Venice, by Garry Wills
To understand a deeply religious culture, one must study how its theological assumptions are at play in all its aspects--its art, music literature, politics and economics--to say nothing of its self-understanding. This conviction makes Garry Wills a most interesting historian.
By contrast, much secular history seems to be written on the assumption that religion, particularly the Christian religion, is the self-deluded mytho-ideological rationale by which less enlightened cultures justify their materialistic aggressiveness and the social structures they devise to rationalize the privilege of the elite.
In his remarkable study of the rise and decline of the Venetian empire, Wills is certainly not naïve about its political, economic and military ruthlessness. He consistently draws a clear connection between the Venetians's lofty theological self-understanding and their crass self-interest. Yet he is also fully aware that no era, and certainly no empire, can achieve such rectitude, such consistency between what it says and does, as to be immune to deconstructive analyses revealing its hypocrisies.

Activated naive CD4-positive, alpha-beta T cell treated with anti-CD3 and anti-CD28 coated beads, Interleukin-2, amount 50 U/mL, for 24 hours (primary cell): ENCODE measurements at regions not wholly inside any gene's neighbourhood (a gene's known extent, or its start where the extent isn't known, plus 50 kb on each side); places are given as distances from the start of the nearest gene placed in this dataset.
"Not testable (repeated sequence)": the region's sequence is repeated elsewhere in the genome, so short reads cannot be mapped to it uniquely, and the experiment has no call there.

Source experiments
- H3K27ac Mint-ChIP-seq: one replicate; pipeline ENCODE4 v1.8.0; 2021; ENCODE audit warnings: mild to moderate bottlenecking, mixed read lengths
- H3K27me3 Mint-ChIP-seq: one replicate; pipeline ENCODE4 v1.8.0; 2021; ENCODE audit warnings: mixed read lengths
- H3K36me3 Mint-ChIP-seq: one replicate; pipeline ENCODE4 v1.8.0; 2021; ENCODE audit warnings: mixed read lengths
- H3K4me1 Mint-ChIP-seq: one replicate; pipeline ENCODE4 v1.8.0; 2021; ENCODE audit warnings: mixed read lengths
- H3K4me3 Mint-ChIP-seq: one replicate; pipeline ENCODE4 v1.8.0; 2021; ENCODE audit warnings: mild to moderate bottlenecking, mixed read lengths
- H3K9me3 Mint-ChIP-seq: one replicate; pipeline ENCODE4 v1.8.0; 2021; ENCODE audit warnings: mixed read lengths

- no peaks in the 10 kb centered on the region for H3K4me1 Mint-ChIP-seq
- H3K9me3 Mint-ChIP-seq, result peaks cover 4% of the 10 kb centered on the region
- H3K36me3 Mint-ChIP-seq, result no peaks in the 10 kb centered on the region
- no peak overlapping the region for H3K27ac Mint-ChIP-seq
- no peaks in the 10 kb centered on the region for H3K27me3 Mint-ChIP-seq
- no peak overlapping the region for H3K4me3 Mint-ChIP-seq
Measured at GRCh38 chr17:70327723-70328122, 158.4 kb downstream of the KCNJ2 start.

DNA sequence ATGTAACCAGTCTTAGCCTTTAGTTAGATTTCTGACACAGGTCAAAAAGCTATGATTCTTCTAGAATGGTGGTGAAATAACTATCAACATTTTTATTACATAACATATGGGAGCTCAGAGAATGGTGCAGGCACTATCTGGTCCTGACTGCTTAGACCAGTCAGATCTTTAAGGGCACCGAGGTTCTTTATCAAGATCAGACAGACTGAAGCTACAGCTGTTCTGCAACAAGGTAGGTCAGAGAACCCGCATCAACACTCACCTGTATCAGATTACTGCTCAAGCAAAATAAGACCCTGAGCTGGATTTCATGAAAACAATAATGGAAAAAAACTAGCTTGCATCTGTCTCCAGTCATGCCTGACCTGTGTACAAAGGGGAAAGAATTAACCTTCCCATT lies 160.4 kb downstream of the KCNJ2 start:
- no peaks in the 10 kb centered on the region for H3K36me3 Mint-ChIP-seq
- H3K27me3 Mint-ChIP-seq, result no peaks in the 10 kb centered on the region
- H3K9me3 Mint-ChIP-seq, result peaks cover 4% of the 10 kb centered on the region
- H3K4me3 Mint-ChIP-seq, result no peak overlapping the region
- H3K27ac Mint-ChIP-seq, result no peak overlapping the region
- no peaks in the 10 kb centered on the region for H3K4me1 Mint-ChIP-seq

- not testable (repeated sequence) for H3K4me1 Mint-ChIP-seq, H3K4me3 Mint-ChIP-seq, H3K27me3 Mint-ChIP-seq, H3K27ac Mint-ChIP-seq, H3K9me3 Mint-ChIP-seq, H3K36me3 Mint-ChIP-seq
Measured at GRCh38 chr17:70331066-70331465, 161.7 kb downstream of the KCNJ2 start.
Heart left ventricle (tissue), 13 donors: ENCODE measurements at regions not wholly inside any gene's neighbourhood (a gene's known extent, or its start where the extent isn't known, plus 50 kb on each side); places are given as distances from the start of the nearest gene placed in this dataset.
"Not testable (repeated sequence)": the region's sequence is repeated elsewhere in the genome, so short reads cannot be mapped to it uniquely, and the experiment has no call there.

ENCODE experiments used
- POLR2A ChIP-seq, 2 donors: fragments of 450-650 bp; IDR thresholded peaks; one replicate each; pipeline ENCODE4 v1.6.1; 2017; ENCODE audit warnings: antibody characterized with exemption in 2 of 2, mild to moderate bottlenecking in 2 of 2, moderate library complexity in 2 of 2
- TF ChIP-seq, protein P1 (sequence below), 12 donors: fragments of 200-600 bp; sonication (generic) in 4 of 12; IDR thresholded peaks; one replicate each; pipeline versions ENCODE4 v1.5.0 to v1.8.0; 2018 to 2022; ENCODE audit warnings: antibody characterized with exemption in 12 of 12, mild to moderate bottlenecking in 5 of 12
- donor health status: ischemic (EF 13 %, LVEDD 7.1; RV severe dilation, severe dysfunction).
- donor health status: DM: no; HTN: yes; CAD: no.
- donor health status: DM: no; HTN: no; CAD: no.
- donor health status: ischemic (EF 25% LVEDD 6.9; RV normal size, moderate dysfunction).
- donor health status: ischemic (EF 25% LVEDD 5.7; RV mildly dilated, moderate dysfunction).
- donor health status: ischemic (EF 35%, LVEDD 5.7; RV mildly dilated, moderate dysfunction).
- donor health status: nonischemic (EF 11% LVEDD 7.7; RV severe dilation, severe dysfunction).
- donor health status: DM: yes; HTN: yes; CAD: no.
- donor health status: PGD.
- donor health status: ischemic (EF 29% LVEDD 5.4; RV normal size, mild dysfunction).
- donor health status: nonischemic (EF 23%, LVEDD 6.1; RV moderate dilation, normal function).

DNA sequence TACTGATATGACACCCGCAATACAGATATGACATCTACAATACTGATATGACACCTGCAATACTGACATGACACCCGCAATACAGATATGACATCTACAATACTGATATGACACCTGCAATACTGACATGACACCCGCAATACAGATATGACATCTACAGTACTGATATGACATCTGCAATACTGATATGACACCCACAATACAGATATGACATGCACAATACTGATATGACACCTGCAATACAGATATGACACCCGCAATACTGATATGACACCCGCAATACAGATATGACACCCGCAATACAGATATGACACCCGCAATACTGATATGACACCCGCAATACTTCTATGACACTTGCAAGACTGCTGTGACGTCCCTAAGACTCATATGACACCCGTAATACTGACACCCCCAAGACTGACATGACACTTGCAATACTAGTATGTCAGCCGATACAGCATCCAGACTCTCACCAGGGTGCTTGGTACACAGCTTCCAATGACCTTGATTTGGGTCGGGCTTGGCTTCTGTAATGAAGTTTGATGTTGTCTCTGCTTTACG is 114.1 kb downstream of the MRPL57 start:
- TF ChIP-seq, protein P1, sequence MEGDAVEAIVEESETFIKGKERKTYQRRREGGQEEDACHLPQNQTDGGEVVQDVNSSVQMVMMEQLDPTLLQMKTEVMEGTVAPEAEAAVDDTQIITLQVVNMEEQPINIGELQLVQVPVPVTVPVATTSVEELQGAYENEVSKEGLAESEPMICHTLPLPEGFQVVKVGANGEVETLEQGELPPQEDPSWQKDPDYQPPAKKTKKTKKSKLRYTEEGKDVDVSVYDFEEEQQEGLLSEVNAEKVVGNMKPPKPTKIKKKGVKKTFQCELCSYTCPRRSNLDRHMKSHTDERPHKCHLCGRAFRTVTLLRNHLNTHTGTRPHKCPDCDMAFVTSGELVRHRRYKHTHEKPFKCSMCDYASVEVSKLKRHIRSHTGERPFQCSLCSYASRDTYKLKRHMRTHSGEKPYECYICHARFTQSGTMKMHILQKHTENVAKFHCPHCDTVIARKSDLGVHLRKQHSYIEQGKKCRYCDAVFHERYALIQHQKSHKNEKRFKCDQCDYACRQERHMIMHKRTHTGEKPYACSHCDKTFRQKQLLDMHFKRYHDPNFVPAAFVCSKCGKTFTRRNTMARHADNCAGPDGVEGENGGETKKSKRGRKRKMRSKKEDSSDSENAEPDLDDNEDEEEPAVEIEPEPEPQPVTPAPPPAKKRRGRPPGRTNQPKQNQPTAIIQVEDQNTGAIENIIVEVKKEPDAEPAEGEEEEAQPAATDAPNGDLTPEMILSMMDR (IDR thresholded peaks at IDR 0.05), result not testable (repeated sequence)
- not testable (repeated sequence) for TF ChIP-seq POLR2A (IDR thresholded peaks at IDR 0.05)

However, there are limits to the usefulness of such ever-suspicious analyses. What one wants to know about a culture or era is not just that it was peopled by sinners, but also how it achieved greatness, as Venice certainly did. Not only did its art, architecture, literature and thought bring riches to the world, but the city itself, even in its decline, even now when it is sinking into the sea, is a visual miracle, incomparable in its mystery and beauty.
Wills credits the enormous accomplishments of the Venetian empire to its sense of exceptionalism. "The whole myth of Venice is simply exceptionalism writ large. According to it, Venetians were the favorites of Christ, Mary and Saint Mark. Their city's birth was miraculous."
Wills observes that because America's sense of exceptionalism is under attack from within and without, Venice's claim to exceptionalism "proves a special problem for Americans." However, he does not offer a blanket condemnation of all empires. The establishment of "one code of law for a scramble of feuding ethnic groups is not always a bad trade. The Roman Empire had that to recommend it."
Wills sees as a "tempering element" to Venetian exceptionalism the fact that, unlike America, it had " no missionary sense that it should spread its values to other people." Yet in a world in which one power bloc or another rules and in which we have witnessed the likes of Hitler and Stalin, one wonders whether even American exceptionalism might not have something to recommend it.